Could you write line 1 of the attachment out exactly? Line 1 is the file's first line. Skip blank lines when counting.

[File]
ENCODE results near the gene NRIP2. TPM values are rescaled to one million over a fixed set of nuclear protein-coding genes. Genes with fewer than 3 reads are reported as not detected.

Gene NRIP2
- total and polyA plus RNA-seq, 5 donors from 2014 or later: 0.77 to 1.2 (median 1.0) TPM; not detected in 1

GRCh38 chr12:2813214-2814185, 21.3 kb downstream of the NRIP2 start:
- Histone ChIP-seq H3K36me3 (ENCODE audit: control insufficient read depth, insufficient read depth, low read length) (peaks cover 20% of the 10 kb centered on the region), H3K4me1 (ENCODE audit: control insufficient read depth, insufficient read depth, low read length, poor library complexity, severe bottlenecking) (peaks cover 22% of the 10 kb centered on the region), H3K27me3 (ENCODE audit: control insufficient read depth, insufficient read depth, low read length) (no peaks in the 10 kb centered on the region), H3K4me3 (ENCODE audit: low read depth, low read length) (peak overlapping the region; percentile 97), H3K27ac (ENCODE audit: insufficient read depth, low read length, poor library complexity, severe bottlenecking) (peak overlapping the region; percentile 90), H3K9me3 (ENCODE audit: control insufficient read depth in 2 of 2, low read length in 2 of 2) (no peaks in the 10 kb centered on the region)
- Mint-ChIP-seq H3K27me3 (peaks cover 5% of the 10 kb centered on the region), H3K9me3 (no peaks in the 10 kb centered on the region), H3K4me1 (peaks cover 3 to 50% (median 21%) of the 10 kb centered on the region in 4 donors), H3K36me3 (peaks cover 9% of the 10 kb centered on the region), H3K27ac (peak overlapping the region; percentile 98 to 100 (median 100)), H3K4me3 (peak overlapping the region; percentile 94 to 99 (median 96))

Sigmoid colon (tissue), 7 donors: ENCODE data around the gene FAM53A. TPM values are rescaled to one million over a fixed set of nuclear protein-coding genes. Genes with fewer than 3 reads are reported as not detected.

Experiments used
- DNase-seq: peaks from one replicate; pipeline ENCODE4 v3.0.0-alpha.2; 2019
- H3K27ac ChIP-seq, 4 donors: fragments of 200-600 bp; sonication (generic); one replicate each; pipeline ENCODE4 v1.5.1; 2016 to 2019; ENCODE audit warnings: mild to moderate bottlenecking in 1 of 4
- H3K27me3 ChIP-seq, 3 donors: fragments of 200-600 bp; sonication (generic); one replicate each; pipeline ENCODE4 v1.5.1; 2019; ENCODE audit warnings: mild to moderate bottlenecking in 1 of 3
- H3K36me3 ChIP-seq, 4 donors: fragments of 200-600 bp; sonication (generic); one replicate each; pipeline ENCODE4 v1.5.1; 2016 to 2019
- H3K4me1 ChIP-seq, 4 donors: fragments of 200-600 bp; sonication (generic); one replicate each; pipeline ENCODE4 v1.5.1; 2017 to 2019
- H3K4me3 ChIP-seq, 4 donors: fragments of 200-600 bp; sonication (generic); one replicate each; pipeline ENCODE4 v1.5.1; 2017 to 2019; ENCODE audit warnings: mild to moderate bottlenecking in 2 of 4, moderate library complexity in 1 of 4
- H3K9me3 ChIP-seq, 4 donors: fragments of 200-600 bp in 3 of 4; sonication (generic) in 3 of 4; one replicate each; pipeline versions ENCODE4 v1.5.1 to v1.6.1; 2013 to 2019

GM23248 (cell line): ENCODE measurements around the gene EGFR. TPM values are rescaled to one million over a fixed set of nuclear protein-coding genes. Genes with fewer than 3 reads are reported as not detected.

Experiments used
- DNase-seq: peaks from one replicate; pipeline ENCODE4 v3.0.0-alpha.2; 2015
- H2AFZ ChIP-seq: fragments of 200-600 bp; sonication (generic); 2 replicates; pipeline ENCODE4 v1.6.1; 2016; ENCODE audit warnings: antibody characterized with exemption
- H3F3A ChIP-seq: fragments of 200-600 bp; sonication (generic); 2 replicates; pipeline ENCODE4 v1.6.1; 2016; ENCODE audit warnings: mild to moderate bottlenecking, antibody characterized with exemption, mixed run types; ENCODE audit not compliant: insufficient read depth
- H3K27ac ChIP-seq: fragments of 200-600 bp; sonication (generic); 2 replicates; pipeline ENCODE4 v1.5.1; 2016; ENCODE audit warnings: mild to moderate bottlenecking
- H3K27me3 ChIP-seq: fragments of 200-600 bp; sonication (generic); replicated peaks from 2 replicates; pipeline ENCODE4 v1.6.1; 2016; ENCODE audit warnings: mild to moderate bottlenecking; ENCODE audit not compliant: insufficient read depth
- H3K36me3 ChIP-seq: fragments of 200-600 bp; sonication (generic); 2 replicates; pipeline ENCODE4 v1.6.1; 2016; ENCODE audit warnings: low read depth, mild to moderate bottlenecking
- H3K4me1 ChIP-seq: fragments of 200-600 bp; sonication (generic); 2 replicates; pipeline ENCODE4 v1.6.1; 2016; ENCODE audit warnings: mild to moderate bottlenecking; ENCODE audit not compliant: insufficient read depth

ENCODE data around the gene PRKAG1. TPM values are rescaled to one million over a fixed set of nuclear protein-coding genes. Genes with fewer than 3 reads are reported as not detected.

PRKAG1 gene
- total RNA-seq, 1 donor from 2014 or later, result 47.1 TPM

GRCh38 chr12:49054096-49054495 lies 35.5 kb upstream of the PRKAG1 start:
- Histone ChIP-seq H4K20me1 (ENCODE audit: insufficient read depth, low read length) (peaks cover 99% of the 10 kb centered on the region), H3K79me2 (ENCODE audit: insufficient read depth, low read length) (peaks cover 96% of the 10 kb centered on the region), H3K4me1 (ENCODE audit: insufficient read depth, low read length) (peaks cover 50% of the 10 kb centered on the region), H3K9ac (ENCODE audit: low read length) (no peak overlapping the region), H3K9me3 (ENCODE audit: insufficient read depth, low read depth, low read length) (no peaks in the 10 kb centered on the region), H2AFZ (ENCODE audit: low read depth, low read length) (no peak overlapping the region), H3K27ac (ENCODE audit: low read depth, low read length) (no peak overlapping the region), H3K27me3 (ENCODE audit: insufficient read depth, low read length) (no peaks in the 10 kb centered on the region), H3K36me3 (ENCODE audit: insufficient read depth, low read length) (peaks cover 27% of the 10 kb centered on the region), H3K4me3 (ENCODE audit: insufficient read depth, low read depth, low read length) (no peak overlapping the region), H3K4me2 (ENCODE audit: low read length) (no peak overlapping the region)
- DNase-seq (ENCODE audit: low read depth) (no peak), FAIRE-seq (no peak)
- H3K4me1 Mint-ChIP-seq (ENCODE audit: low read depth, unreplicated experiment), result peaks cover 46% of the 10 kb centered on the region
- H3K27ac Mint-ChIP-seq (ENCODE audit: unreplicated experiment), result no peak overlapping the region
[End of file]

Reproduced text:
ENCODE results near the gene NRIP2. TPM values are rescaled to one million over a fixed set of nuclear protein-coding genes. Genes with fewer than 3 reads are reported as not detected.